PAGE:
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Cisco tries new Crowdsourcing Initiative

Having worked for Cisco in the innovaton space, and indeed continuing to do so on a contract basis, I have a soft spot for anything they do. Have a look at their new crowdsourcing initiative. To quote: Pass the Ball is all about the power of ideas, and the power of sharing. People working together to set ideas in motion and make things happen. Your idea really can change the world. Every time you start an idea or rate an idea, Cisco will make a donation to Teachers Without Borders, a global network of teachers bringing education to millions. What’s more, top-rated ideas will receive one year of free WebEx to help bring your idea to life through collaboration with people all over the world.

So go ahead. Pass the ball.

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Netflix chooses winner to $1m crowdsourcing competition

Netflix uses crowdsourcing to boost growth. Another excellent example of harnessing the ecosystem for innovation.  Read more.

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International Conference on Technological Readiness for Innovation-based Competitiveness

Innovation and technology will be key to emergence from the global economic crisis, according to speakers at a recent United Nations conference on innovation-based competitiveness. However, innovation should be collaborative and involve resources inside and outside companies and institutions.

The “International Conference on Technological Readiness for Innovation-based Competitiveness” was organised by the UN Economic Commission for Europe (UNECE) on 29-30 June. Read more…

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Recent Conference on Innovation Networks

During a recent conference at the Mack Center for Technological Innovation, academics and business leaders argued that, rather than going back to the drawing board, companies should go outside their walls and tap into “innovation networks.” Read more….

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Global collaboration can make us Healthier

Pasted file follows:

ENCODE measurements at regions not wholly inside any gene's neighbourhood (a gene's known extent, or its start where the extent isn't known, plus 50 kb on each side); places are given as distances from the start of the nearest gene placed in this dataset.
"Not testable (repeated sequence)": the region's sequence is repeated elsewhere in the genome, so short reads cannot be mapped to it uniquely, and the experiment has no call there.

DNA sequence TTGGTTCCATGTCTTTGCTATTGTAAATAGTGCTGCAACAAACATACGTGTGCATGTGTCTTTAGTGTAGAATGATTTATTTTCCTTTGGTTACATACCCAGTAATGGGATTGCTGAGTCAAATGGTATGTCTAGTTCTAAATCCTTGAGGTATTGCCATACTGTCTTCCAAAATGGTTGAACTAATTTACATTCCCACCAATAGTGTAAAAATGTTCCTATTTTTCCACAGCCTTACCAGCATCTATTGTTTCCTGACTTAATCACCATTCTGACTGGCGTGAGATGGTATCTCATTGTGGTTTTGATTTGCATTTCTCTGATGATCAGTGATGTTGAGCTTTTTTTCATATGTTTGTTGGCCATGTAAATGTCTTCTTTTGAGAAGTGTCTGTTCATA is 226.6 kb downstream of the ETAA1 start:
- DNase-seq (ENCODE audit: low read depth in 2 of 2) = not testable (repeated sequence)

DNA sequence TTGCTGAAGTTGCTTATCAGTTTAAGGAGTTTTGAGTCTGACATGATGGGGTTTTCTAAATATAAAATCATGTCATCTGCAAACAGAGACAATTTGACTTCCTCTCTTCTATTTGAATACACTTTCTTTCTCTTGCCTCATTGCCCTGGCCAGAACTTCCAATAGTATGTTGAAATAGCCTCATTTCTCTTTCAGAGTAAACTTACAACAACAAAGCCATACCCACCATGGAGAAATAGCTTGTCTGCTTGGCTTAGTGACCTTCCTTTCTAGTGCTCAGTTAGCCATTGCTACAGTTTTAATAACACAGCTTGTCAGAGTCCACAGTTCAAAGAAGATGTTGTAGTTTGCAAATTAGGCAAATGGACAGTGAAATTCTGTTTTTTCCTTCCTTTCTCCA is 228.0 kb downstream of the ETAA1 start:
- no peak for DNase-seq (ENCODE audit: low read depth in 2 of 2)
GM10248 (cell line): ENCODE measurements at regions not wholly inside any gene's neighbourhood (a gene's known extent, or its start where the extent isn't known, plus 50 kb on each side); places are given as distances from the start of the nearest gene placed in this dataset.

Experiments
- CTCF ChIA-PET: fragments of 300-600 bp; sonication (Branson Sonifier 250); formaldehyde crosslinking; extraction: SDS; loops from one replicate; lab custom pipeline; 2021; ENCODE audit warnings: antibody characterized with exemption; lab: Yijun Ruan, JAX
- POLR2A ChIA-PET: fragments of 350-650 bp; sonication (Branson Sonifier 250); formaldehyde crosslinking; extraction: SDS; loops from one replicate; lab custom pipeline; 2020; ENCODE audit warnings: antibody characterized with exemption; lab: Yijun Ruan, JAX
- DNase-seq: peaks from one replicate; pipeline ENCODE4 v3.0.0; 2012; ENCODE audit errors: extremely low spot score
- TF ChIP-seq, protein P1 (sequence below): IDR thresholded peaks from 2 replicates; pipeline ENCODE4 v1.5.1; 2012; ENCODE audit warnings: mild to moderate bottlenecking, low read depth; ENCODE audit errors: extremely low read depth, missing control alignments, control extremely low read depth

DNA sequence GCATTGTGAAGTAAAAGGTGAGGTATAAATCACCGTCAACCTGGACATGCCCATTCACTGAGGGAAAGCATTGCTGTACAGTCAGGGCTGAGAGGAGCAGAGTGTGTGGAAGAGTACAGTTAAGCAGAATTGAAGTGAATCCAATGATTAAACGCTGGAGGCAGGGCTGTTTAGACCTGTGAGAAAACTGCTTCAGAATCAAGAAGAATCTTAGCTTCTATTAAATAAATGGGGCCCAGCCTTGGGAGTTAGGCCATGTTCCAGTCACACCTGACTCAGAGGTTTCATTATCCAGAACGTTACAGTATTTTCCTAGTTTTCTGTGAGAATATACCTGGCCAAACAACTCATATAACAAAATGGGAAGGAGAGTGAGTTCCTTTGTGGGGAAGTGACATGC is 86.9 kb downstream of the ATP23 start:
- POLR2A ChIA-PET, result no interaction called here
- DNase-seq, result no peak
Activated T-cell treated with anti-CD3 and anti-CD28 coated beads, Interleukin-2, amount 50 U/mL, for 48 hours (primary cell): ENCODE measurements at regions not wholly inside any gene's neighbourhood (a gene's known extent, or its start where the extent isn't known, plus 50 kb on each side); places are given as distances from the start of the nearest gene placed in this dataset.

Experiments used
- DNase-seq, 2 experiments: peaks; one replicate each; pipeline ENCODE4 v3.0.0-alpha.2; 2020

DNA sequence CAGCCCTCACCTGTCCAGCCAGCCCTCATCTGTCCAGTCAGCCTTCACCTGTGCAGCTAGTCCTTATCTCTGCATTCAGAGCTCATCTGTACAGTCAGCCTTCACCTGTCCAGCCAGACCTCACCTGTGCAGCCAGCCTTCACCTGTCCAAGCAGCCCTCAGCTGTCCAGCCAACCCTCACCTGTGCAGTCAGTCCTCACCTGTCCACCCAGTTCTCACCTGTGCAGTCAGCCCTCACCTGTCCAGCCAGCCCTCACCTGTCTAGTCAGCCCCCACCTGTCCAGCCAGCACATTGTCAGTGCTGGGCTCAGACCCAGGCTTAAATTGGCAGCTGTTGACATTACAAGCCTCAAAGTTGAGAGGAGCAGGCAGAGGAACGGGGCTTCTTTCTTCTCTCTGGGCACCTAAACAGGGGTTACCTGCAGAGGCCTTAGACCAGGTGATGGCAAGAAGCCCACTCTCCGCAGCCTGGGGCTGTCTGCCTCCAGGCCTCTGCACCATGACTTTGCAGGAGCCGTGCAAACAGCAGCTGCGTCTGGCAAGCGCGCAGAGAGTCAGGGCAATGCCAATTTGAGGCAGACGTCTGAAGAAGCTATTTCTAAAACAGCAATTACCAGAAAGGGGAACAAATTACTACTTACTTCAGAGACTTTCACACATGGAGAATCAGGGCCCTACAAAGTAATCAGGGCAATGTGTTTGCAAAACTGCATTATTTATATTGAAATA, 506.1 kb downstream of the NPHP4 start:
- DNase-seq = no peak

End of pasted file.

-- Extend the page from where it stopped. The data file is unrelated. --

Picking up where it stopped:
Rising expectation in the emerging economies of Asia is poised to prompt a surge in demand and a wave of innovation in healthcare. “This is a huge opportunity for forward-thinking companies,” Helmut Schuhsler, Managing Partner of TVM Capital, told delegates at the recent Science|Business conference, The Innovation Economy. Read more…

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Connected Innovation at Rockwell Collins

Instead of developing everything from scratch, engineers at Rockwell Collins are realizing the importance of tapping into the talents of those outside of our own company. Read More.

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Interesting Master’s Thesis on Mass Collaboration

Worth a read of this document. Some interesting statistics and insights on how mass collaboration is influencing decision making.

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Social Innovation Fund from Obama

For those who are interested in social innovation, you should read the press release from President Obama. To quote:

And that’s precisely the idea behind the $50 million innovation fund included in the Edward M. Kennedy Serve America Act — an initiative designed to assist community solutions like these that we’re asking Congress to fund this year.

We’re going to use this fund to find the most promising non-profits in America.  We’ll examine their data and rigorously evaluate their outcomes.  We’ll invest in those with the best results that are most likely to provide a good return on our taxpayer dollars.  And we’ll require that they get matching investments from the private sector — from businesses and foundations and philanthropists — to make those taxpayer dollars go even further.

And today, I’m announcing that I’ll be asking Melody Barnes, who is our director of the Domestic Policy Council, and our innovation team to lead this process, traveling across the country to discover and evaluate the very best programs in our communities.

And we won’t just be looking at the usual suspects in the usual places.  We won’t just be seeking the programs that everybody already knows about, but we also want to find those hidden gems that haven’t yet gotten the attention they deserve.  And we’ll be looking in all sorts of communities — rural, urban, and suburban — in every region of this country, because we know that great ideas and outstanding programs are everywhere — and it’s up to us to find them.

You might also like to see posts on this blog, focussing on social innovation.